J-Source: What might be some difficulties in establishing a TV channel in an environment where Business News Network has been the sole player for some time?
Scanlan: BNN is obviously the entrenched player, but we think there’s lot of room for competition here. One of the things we can do to distinguish ourselves is that we’re much more global.[node:related]
Business news is inherently international; to understand what’s going on with Canadian news, companies and stock markets, you have to know what’s going on with international commodity prices. Oil prices. What’s going on with the geo-political situation in Europe. All of these things have a profound effect on Canadian companies and the Canadian economy.
At the same time we can deliver Canadian news to the world. So if we have guests, whether they’re company executives, or analysts or fund managers who want to get on TV, they know that with Bloomberg, not only are they speaking to the Canadian market, but to the global market as well. We think that’s very powerful.
J-Source: What are some of the Canadian business stories in which global audiences are interested?
Scanlan: Certainly in the commodity space. Canada has some of the largest gold miners in the world. It’s one of the largest oil producers in the world, and there’s a lot of interest and debate on how that’s going to play out.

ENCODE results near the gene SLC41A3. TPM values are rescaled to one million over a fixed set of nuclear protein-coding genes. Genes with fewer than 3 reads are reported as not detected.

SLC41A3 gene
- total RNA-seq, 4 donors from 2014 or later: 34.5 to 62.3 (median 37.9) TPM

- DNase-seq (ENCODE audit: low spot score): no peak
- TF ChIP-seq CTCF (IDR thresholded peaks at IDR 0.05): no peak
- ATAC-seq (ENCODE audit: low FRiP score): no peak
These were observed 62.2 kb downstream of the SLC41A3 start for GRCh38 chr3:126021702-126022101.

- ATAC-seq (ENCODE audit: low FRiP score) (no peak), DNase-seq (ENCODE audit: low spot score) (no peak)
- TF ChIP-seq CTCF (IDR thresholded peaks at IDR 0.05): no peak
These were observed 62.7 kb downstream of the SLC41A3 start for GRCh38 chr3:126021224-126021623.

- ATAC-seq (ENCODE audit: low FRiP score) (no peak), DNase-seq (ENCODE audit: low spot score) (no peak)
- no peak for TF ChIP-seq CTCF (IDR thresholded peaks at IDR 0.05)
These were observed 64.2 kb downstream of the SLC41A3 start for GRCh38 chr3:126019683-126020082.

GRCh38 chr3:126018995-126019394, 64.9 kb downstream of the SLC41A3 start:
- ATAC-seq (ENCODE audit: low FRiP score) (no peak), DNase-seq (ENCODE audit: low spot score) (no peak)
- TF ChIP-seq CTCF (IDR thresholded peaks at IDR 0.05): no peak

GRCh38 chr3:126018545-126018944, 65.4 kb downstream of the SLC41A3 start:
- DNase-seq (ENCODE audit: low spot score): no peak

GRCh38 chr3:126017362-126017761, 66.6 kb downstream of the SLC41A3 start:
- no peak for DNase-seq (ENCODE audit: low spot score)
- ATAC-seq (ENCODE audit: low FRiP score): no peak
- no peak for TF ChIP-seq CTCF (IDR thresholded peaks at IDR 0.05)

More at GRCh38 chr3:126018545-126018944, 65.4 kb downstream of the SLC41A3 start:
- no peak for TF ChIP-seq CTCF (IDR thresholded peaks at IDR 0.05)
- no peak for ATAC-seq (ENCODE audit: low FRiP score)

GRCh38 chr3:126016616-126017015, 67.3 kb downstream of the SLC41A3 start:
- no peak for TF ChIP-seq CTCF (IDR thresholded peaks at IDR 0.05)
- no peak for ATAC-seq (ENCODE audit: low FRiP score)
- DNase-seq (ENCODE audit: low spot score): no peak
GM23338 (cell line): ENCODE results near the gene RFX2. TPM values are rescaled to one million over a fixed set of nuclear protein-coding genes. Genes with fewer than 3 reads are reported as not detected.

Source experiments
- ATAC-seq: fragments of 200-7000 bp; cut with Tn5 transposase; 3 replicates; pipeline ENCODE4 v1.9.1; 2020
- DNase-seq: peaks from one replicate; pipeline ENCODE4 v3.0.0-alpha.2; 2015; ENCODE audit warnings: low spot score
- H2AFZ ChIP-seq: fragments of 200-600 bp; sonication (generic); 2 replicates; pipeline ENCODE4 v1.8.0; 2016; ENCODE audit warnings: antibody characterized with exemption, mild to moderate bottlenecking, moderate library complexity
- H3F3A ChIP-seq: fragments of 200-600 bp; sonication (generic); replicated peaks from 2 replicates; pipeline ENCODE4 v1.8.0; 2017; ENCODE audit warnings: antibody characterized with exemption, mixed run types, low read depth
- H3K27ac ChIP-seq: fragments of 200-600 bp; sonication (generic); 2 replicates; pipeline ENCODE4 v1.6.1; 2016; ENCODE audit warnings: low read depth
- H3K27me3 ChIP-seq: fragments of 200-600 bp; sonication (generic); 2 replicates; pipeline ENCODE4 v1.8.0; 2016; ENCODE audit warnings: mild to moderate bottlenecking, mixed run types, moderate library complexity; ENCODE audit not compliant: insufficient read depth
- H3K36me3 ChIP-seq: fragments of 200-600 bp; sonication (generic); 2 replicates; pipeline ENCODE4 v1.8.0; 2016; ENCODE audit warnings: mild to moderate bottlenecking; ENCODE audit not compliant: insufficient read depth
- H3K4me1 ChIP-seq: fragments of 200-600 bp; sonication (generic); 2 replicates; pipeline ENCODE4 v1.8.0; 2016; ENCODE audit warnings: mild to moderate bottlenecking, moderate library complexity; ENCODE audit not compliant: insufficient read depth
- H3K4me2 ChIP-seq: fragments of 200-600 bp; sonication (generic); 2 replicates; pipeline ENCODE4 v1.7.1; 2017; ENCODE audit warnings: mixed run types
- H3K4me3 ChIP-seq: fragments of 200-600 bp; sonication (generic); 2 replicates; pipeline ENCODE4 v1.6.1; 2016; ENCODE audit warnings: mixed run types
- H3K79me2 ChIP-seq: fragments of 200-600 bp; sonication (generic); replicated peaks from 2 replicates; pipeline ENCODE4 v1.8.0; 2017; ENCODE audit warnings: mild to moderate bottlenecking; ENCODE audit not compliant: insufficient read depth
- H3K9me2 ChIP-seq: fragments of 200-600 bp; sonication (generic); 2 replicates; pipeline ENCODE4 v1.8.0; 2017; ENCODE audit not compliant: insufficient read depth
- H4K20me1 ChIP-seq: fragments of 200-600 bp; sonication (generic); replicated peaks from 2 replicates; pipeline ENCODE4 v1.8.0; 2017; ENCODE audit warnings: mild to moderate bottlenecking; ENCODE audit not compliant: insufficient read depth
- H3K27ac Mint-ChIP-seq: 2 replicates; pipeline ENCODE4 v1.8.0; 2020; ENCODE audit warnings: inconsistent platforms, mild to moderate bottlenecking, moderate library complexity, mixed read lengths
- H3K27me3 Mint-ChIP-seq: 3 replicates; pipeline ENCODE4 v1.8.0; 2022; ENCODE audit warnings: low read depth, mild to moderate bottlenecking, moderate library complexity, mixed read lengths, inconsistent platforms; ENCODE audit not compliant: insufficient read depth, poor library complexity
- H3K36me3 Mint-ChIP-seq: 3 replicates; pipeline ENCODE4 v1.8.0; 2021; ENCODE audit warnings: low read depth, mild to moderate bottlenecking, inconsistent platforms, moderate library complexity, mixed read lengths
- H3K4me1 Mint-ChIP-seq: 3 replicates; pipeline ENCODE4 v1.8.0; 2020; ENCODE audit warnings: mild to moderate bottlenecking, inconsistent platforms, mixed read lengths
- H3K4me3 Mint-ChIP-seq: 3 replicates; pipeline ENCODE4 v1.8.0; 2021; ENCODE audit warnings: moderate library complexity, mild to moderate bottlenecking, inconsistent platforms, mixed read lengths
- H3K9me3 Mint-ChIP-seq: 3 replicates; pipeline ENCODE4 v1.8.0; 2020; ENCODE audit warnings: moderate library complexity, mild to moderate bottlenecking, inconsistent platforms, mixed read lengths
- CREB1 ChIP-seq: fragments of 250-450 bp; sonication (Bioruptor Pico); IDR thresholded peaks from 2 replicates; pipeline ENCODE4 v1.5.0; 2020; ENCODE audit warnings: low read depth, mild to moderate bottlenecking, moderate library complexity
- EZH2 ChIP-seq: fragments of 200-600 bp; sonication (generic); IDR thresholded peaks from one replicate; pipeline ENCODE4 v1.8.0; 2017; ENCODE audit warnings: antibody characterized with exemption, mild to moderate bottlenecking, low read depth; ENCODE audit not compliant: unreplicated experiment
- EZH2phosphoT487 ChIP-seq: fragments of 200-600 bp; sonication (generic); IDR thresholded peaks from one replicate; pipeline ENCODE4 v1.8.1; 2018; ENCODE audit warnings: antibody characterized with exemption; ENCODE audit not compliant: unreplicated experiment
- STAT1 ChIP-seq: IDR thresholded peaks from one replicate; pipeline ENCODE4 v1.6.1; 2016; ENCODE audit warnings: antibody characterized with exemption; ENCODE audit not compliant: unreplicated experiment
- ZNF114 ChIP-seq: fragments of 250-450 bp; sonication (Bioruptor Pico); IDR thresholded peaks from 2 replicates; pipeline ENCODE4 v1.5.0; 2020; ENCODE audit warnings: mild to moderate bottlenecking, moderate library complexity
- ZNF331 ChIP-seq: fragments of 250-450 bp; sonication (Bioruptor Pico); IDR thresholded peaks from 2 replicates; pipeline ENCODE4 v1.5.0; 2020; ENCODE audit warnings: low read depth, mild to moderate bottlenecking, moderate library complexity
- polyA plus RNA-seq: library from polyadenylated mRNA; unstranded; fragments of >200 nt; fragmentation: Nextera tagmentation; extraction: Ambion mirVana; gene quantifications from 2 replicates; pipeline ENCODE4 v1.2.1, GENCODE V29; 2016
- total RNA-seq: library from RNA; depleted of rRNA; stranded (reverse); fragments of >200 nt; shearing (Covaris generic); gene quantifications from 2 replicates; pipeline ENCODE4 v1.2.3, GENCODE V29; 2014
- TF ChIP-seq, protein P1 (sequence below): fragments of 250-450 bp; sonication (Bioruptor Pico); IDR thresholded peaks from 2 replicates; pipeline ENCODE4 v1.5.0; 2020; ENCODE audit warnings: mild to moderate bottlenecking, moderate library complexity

There’s stories like the Keystone Pipeline, which has made headlines for years. It’s an interesting story that touches on a Canadian company—TransCanada—but it also has all kinds of environmental implications because of the development of the oil sands. It’s also a political story because there’s a tension between what Canada wants and the U.S. wants, and it continues to be stalled. And Bloomberg TV now can deliver that story from Washington, New York, and now from Calgary and Toronto, because there’s players in all of those cities.
J-Source: International outlets of Bloomberg TV seem to have made a shift. Individual European channels such as Germany, France, Italy and Spain have closed to make way for a Europe-wide bureau in London. Since then, we’ve seen individual bureaus pop up in Indonesia, Australia, and Africa. What does this tell us about global business news interests?
Scanlan: I think it shows that there are a lot of new markets of interest to us. We’re in Mexico, for example, and in Indonesia. These are markets you wouldn’t typically think we’d be interested in, but we have a very strong local interest in business news in Mexico and Indonesia—but there’s also a very strong global interest in stories from there.
For television, these kinds of joint ventures are becoming more common for us, and now Canada is just the latest. It’s a great way to expand our television, working with a local partner, because they have local knowledge and infrastructure. In our case, Channel Zero has the studios to do the editing, mixing and camerawork. And what we bring, of course, is the business experience and expertise.
This interview has been edited and condensed for clarity.